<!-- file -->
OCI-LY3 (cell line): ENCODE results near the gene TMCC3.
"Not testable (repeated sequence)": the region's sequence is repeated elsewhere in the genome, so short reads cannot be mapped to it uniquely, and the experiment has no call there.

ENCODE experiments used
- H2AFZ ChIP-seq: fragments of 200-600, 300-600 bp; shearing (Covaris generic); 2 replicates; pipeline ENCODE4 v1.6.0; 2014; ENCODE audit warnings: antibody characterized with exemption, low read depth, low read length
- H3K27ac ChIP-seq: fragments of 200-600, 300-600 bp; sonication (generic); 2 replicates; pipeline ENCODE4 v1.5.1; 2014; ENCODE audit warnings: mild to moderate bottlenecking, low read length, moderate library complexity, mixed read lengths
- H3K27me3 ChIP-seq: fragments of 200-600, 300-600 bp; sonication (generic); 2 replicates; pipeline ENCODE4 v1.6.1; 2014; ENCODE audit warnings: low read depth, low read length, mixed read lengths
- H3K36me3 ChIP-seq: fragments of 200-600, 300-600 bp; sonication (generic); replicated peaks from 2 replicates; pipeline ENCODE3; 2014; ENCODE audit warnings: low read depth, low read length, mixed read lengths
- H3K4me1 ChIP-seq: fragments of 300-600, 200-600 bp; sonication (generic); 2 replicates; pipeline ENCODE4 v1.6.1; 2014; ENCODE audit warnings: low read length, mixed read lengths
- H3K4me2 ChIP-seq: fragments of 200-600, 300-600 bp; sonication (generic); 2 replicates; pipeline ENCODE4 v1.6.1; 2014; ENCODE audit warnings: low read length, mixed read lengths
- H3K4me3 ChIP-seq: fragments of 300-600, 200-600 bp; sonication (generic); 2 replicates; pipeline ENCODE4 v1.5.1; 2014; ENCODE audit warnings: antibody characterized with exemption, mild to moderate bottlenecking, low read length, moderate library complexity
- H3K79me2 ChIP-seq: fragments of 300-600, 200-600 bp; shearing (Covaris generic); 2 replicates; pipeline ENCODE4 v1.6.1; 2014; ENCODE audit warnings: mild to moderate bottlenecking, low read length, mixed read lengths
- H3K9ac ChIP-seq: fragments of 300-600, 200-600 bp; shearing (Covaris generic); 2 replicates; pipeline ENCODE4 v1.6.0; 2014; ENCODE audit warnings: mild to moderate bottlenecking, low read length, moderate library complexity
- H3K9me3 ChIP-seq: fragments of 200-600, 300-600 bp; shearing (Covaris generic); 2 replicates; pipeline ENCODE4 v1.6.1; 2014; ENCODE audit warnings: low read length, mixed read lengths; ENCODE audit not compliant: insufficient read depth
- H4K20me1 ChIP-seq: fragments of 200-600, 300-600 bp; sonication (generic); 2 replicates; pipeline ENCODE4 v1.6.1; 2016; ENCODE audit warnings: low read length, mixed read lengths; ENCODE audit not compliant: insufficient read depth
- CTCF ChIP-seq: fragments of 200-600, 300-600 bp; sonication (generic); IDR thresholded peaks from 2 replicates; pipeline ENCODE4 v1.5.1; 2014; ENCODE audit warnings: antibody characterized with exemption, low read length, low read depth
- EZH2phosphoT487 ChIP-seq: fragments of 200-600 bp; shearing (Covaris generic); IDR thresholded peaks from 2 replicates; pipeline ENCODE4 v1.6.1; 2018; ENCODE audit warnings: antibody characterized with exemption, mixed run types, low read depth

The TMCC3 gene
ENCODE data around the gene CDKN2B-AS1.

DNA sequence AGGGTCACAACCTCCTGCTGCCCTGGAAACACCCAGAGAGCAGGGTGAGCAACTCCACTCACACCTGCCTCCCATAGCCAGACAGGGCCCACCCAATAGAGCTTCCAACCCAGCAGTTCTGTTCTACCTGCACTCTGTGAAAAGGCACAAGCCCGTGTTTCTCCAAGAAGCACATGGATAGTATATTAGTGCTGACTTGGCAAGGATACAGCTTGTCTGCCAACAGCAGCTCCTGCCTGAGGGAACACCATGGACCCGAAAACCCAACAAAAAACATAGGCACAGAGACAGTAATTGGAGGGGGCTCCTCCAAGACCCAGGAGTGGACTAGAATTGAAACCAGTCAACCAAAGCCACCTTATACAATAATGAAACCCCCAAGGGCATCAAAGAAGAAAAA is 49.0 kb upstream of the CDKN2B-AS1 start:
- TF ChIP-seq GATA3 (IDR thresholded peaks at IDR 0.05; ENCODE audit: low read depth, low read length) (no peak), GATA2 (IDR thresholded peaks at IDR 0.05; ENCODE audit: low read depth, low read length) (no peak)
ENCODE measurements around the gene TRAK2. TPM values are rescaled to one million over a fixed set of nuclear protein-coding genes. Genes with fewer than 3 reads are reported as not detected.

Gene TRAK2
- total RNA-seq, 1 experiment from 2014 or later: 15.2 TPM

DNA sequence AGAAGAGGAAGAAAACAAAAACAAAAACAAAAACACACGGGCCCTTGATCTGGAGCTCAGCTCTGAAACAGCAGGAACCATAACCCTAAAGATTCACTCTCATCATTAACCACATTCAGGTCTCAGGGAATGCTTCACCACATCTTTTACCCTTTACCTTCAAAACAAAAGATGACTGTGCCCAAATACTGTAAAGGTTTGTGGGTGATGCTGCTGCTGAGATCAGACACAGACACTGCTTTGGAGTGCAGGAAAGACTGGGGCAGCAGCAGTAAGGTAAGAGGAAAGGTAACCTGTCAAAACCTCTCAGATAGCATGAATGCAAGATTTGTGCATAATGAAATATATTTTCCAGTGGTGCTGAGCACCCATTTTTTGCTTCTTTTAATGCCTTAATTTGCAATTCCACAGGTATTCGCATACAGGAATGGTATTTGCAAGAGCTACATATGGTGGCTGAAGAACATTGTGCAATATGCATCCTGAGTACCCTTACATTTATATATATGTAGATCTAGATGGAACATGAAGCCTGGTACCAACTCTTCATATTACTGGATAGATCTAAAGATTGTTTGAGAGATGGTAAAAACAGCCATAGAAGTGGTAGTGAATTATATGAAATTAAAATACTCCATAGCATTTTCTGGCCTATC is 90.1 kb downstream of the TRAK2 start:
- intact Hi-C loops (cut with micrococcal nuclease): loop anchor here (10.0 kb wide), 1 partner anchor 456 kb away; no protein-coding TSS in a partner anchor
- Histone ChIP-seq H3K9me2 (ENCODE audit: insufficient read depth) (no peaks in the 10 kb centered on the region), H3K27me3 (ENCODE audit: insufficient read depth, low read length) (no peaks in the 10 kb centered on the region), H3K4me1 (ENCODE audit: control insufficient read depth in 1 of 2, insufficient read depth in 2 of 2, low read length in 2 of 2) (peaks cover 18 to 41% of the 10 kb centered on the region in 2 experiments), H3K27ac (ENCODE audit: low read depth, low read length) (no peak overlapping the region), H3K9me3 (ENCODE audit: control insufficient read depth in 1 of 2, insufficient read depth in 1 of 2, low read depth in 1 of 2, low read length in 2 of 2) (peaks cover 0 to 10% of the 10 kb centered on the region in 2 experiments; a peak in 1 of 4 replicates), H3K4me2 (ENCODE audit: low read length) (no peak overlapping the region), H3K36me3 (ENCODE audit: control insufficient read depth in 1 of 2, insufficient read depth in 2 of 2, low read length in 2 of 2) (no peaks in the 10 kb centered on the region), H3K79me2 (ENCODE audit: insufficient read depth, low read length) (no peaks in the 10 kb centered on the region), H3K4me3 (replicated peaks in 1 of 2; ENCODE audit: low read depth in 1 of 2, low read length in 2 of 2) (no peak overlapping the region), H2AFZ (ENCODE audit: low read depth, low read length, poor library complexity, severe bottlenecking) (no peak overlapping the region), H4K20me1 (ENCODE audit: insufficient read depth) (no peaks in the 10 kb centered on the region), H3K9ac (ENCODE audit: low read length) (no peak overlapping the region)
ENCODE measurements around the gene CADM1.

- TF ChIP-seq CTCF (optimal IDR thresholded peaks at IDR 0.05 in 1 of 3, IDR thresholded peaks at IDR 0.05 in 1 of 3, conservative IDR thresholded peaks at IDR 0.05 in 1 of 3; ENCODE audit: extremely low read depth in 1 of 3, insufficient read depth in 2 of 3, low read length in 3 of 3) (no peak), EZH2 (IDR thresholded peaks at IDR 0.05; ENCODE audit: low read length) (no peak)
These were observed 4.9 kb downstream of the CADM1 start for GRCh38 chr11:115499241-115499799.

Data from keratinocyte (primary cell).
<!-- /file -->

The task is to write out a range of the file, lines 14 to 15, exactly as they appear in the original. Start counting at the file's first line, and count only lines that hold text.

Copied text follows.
- H4K20me1 ChIP-seq: fragments of 200-600, 300-600 bp; sonication (generic); 2 replicates; pipeline ENCODE4 v1.6.1; 2016; ENCODE audit warnings: low read length, mixed read lengths; ENCODE audit not compliant: insufficient read depth
- CTCF ChIP-seq: fragments of 200-600, 300-600 bp; sonication (generic); IDR thresholded peaks from 2 replicates; pipeline ENCODE4 v1.5.1; 2014; ENCODE audit warnings: antibody characterized with exemption, low read length, low read depth